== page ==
Rafael Soriano’s tenure in New York hasn’t exactly been a pleasant experience. First Brian Cashman stood at the introductory press conference and made sure everyone knew he didn’t want to sign the guy, then Soriano struggled for the first few weeks of 2011 before hitting the DL with the latest elbow injury in a career full of them. Through his first 16 or so months in pinstripes, Soriano has pitched to a 3.71 ERA (3.67 FIP) in 53.1 innings as the fourth highest paid reliever in baseball.
In the span of two weeks, Soriano has gone from seventh inning guy to one of the most important players on the Yankees’ roster. Mariano Rivera’s season is over thanks to this torn right ACL and yesterday we learned that David Robertson will miss at least 15 days with a left oblique strain. The seventh inning guy is now the closer, the same role that landed him that much-criticized contract after a stellar 2010 season with the Rays.
“I put everything away, came back this year, and whatever inning I’ll try to be there and try to be comfortable,” said Soriano on Monday. “They give me the opportunity, and to me, I’ll try to do the best I can.”
The Yankees need Soriano to be the best he can be right now. With all due respect to Cory Wade, Boone Logan, and the team’s other relievers, bridging the gap between starter and closer will be much more difficult with Mo and Robertson on shelf. Soriano has to be that rock in the ninth inning, nailing down wins with the leads he is given regardless of size. Frankly, he needs to elevate his performance a bit and actually have a 1-2-3 inning every once in a while (still zero of those in 2012). No one’s asking for miracles, just a stress-free appearance every so often.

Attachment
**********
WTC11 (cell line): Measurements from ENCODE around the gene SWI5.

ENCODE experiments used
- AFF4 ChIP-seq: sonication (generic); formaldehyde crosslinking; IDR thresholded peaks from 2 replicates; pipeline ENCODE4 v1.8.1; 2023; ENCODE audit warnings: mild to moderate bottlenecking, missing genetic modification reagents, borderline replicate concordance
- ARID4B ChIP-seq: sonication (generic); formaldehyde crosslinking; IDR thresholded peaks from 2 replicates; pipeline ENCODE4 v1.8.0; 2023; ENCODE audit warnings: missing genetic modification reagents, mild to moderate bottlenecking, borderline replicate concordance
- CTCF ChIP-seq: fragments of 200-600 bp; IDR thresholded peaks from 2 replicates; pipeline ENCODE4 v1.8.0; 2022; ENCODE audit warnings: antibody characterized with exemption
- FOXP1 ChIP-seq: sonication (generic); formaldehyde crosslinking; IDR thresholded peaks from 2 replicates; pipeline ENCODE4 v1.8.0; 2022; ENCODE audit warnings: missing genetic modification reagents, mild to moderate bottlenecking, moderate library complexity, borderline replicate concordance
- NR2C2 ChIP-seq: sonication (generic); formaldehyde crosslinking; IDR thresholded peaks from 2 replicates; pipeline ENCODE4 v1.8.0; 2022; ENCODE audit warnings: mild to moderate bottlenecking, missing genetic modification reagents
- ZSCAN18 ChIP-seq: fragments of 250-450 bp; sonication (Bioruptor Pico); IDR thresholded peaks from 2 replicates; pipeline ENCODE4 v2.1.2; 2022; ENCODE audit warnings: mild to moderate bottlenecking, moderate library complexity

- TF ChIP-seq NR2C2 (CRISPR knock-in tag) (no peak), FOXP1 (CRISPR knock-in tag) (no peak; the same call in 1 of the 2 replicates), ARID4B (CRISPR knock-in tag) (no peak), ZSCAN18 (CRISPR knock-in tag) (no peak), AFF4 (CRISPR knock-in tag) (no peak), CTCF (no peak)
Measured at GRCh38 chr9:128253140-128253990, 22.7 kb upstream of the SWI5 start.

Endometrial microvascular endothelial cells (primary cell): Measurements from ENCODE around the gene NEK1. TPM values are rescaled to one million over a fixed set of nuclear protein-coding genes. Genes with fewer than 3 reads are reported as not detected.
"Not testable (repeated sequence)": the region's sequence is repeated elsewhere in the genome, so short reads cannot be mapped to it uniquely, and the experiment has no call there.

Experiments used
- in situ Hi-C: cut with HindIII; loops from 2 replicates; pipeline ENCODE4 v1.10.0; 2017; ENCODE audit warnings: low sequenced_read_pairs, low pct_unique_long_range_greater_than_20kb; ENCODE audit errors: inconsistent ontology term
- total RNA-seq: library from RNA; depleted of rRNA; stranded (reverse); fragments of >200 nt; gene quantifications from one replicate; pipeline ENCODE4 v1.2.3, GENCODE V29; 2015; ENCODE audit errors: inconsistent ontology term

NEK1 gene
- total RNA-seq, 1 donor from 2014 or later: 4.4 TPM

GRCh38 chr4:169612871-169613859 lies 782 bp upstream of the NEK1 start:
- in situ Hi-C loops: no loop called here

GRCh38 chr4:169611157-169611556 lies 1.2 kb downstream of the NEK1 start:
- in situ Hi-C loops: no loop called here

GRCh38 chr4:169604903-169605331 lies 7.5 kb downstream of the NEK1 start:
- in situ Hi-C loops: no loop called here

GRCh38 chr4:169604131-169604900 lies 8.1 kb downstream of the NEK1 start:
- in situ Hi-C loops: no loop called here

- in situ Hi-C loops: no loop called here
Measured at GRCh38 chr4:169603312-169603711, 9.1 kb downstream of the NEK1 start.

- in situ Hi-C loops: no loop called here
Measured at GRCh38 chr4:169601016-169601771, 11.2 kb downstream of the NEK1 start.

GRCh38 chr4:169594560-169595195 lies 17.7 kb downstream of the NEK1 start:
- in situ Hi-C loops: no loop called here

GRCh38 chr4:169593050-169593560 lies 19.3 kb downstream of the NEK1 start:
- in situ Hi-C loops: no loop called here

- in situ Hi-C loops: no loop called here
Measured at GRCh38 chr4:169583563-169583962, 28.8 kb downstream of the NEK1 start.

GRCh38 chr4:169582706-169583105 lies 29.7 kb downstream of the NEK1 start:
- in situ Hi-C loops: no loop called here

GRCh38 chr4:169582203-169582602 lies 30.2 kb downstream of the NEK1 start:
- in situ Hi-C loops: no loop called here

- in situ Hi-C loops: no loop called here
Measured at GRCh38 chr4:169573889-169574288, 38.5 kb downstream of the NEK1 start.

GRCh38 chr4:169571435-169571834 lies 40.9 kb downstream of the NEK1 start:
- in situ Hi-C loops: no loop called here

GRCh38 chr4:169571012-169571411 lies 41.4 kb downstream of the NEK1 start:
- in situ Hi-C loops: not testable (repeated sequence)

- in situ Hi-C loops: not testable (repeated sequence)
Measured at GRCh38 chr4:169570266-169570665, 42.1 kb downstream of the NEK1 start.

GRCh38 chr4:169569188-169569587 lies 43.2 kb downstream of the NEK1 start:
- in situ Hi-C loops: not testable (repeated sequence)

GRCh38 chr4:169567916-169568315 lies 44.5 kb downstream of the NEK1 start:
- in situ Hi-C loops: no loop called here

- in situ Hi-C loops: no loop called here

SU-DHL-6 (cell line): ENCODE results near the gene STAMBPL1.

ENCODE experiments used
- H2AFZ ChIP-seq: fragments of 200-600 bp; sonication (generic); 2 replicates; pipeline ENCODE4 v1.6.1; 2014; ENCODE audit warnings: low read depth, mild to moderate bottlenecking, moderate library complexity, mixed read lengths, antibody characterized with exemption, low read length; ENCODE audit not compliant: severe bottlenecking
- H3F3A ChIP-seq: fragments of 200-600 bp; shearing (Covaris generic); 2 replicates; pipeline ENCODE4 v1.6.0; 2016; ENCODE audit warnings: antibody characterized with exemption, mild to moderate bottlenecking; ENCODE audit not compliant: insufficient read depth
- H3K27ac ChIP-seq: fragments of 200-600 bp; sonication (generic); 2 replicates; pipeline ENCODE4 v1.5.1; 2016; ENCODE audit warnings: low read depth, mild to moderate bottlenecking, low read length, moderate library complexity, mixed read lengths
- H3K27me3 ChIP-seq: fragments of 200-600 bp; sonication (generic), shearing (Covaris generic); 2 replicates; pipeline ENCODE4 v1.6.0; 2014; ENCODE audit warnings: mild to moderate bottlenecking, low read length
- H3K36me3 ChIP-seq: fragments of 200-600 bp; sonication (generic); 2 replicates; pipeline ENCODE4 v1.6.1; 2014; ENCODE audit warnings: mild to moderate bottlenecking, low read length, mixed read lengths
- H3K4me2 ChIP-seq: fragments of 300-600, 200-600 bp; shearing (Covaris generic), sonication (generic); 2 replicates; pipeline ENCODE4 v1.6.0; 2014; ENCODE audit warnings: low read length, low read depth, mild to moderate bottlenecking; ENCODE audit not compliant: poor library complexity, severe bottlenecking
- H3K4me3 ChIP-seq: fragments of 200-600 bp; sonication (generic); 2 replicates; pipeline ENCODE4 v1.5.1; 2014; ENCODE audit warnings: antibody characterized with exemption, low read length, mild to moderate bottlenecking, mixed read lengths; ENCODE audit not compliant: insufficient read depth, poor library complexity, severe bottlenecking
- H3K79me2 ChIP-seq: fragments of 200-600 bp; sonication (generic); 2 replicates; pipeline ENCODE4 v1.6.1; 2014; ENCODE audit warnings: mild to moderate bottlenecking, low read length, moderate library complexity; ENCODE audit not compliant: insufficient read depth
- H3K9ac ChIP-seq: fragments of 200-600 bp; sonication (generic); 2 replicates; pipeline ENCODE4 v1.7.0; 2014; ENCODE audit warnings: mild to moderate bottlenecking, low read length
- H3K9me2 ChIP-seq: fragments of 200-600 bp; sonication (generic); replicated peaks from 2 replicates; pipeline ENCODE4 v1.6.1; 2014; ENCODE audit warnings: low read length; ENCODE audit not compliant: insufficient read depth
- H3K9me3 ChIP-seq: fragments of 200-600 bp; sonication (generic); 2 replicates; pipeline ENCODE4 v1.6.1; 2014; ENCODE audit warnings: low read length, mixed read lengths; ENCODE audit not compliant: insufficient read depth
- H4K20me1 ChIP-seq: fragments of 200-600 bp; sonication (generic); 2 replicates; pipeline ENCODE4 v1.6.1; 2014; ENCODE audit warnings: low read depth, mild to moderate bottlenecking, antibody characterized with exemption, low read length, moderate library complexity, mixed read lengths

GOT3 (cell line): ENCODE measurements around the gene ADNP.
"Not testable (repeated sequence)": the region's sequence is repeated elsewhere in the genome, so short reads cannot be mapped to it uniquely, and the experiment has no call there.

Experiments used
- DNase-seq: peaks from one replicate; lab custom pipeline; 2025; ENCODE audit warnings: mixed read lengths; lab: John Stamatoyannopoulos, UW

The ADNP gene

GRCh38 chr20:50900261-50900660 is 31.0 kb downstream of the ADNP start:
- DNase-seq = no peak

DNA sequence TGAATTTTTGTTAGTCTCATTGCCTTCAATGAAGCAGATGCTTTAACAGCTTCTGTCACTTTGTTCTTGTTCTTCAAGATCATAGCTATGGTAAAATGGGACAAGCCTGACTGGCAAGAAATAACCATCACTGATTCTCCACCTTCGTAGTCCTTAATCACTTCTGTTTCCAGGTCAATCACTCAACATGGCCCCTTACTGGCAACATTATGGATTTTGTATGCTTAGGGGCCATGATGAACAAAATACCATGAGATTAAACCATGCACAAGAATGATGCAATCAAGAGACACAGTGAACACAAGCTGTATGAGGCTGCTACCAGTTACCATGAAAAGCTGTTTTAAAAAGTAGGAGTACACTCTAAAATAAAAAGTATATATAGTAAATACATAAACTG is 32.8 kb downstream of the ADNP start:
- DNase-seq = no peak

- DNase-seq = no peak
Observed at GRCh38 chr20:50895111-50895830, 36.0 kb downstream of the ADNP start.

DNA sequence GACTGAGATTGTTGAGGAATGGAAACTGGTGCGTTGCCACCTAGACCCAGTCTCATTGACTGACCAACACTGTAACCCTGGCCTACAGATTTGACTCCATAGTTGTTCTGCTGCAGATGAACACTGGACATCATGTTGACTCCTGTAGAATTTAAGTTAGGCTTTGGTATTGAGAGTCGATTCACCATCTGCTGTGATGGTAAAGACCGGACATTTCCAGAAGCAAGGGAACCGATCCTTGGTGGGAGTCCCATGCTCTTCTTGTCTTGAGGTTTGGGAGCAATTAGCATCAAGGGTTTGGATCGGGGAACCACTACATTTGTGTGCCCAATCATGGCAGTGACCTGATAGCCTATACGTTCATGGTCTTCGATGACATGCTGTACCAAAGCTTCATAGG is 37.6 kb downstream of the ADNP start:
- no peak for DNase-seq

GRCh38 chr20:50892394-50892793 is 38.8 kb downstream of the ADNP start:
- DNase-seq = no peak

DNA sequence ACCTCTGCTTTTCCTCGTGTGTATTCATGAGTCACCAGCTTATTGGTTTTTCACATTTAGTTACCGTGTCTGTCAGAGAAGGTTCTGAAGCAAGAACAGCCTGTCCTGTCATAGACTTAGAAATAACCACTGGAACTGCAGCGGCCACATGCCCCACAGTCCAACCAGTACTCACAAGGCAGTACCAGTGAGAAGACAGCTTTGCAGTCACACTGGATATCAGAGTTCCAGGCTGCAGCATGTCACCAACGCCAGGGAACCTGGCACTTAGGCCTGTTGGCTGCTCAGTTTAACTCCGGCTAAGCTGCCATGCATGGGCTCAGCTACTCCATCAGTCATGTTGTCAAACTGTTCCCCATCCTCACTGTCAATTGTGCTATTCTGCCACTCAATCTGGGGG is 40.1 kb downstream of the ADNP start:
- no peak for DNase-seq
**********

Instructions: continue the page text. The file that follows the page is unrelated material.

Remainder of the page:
“You know, to me, I don’t think nothing changed,” said Soriano prior to last night’s game. “Sometimes, something happens like that and you got to keep going, because we lost Mariano first and the bullpen tried to do whatever it had to do. Now, with two guys down, it’s not going to be easy for us. We’re trying to be together, the bullpen and the team, and win.”
Robertson has reportedly been told that he’ll be able to return after the minimum 15 days, but Soriano can’t look at it like that. He has an opportunity to seize the closer’s job for the rest of the season and into the playoffs, and he also has a chance to change the fans’ perception of him. Soriano has the ability to be an elite reliever but hasn’t performed up to that level in New York and I think there’s a lot of disdain for him because of it, fair or not. The injuries give him a chance to step up and truly become an integral part of the roster, not just another overpaid under-performer.